WSMV4 Investigates asks TN Attorney General if enough is being done to get solar power customers their money back
NASHVILLE, Tenn. (WSMV) - The clock is ticking for people who took out thousands of dollars in loans to buy solar power equipment from one company only to say it isn’t saving them money.
For customers like Geoff Edwards, the waiting is the worse.
“I’m paying money for basically a paper weight on my roof,” said Edwards, who is paying for solar panels that don’t work. “How could they shut down without setting up support structures for their customers.
Tennessee Attorney General Jonathan Skrmetti and eight others are going after five solar lending companies, claiming customers were sold a product that isn’t functioning.
“We recognize there are a lot of people hurting out there,” Skrmetti said.
The action by the Attorneys General come after a series of WSMV investigations into Pink Energy.
Customers claiming, they were promised lower energy bills and big tax breaks by switching to solar. Instead, many are saying their bills have stayed the same.
‘It feels like we got taken advantage of,” Raychel Jamieson told WSMV4 Investigates in an interview in June.
WSMV4 Investigates asked Skrmetti why it’s taken so long for the Attorney General’s Office to step in.
“Sometimes it takes a little bit longer when we cooperate with other states, but that’s always for the purpose of doing better by the consumers,” Skrmetti said.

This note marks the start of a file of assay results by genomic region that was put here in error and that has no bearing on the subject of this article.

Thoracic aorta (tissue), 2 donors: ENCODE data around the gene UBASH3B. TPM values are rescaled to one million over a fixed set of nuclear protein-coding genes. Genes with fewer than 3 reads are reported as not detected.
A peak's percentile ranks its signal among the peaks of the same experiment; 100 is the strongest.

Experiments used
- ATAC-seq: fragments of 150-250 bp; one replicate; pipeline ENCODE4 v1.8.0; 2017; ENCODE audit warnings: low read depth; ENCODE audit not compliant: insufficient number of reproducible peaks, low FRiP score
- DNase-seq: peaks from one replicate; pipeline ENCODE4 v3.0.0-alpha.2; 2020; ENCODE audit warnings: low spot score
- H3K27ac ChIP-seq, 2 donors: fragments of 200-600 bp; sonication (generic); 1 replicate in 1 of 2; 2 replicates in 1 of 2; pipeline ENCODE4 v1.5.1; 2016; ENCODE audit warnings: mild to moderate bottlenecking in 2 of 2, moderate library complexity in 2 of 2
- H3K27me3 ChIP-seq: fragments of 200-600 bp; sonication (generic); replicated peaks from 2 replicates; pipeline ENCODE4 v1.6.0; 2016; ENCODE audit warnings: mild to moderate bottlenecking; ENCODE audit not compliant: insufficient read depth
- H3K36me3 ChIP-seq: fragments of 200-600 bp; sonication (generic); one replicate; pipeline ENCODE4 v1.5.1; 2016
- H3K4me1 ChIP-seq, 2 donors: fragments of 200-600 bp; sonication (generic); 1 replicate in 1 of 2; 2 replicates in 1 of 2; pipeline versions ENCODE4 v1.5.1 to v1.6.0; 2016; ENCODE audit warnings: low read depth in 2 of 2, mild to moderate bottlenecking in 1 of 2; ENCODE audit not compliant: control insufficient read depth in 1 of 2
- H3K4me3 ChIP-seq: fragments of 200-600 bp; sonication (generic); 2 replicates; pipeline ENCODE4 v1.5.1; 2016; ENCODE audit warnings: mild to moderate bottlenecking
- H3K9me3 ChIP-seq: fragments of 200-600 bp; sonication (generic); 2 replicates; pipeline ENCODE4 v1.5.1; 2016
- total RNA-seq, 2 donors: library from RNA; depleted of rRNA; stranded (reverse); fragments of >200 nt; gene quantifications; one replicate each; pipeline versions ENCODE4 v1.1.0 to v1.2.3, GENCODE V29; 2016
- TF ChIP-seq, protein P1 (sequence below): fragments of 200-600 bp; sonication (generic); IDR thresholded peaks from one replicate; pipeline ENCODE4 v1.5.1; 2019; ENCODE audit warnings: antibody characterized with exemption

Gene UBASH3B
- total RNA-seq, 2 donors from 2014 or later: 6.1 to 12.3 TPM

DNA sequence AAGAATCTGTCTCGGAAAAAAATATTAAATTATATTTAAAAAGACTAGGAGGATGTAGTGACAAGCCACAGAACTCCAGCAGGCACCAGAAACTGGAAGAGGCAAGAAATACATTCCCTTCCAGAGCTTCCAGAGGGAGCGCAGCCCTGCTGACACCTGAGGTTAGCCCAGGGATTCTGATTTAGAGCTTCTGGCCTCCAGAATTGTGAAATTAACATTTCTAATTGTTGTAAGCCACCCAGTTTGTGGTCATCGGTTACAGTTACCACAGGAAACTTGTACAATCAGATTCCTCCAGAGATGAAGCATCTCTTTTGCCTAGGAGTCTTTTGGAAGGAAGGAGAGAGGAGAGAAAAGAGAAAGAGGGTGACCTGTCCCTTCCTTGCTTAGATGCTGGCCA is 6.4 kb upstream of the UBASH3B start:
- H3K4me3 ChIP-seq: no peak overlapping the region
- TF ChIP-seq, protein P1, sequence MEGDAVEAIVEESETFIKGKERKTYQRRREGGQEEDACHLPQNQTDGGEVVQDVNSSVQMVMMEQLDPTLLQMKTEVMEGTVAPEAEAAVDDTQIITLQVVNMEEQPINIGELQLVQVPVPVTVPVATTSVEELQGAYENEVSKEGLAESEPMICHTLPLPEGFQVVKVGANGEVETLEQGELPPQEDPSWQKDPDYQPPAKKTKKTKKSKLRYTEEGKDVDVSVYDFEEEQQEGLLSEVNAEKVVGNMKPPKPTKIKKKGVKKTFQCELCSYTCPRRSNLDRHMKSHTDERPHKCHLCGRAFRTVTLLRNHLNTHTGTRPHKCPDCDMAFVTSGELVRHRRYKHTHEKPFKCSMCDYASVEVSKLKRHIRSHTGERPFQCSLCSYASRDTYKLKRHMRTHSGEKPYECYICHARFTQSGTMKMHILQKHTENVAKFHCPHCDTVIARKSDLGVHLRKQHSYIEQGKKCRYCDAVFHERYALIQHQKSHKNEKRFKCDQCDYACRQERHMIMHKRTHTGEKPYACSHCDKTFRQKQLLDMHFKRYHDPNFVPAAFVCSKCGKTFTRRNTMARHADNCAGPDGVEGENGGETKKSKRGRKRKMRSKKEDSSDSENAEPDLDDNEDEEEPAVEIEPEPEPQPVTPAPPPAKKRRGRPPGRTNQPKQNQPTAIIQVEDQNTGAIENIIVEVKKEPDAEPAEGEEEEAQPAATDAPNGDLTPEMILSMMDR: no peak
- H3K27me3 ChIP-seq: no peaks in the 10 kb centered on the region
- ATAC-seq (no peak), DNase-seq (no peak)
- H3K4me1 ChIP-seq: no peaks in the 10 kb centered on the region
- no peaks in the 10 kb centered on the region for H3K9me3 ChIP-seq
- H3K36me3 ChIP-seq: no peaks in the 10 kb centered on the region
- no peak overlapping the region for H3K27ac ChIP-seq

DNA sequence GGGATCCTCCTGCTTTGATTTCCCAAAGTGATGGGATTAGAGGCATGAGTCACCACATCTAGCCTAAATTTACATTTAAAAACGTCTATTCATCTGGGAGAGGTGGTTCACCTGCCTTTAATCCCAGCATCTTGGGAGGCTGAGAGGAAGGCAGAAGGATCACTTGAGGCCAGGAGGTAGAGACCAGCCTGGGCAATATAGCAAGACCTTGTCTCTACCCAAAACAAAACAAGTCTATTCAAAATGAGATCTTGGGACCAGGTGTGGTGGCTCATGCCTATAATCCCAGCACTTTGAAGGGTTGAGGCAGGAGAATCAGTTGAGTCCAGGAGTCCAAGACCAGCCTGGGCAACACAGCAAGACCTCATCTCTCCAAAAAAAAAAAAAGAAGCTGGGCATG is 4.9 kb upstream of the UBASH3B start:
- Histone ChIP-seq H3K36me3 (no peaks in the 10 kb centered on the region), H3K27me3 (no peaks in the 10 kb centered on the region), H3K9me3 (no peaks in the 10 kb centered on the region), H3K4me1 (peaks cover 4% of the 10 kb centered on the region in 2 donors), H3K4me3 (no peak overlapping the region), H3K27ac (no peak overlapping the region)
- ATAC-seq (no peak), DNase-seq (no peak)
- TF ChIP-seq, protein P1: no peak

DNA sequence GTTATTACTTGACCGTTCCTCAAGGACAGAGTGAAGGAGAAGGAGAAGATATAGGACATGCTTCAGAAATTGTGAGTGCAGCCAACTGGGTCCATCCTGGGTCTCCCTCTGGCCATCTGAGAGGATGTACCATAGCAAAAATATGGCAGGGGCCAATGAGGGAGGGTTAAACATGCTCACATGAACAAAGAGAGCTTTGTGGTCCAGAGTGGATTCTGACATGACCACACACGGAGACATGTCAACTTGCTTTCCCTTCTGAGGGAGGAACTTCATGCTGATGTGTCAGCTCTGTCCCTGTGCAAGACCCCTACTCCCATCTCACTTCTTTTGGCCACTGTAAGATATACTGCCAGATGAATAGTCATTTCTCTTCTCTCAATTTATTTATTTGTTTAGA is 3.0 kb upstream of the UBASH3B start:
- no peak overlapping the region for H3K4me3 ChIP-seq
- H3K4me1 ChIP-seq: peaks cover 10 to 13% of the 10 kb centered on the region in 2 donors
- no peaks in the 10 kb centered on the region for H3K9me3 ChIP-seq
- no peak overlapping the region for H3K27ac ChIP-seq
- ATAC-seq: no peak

Skrmetti said the majority of the 100 complaints about solar power companies are about Pink Energy.
With many customers stuck with loans for tens of thousands of dollars to pay for the solar equipment, he’s asking the solar lending companies to suspend payments for customers while the investigation into Pink Energy continues.
“It’s our job to hold them accountable and to get as much compensation for the consumers as we can get,” Skrmetti said. “They need restitution for what was wrongly taken from them.”
Skrmetti said the investigation will take time while also knowing many customers are still paying for a service they aren’t benefitting from.
“We’re optimistic that there may be some opportunity there to get money back to consumers that could be used to offset some of those loans,” Skrmetti said.
WSMV4 Investigates has been trying to talk with someone with Pink Energy, but multiple calls and emails have gone unanswered for months. The main customer service phone number for the company is disconnected.
Skrmetti said his office hasn’t heard back from the lenders yet but wants to give them some time to respond.
In the meantime, he said it’s important to file a complaint with his office if you’re an affected customer.
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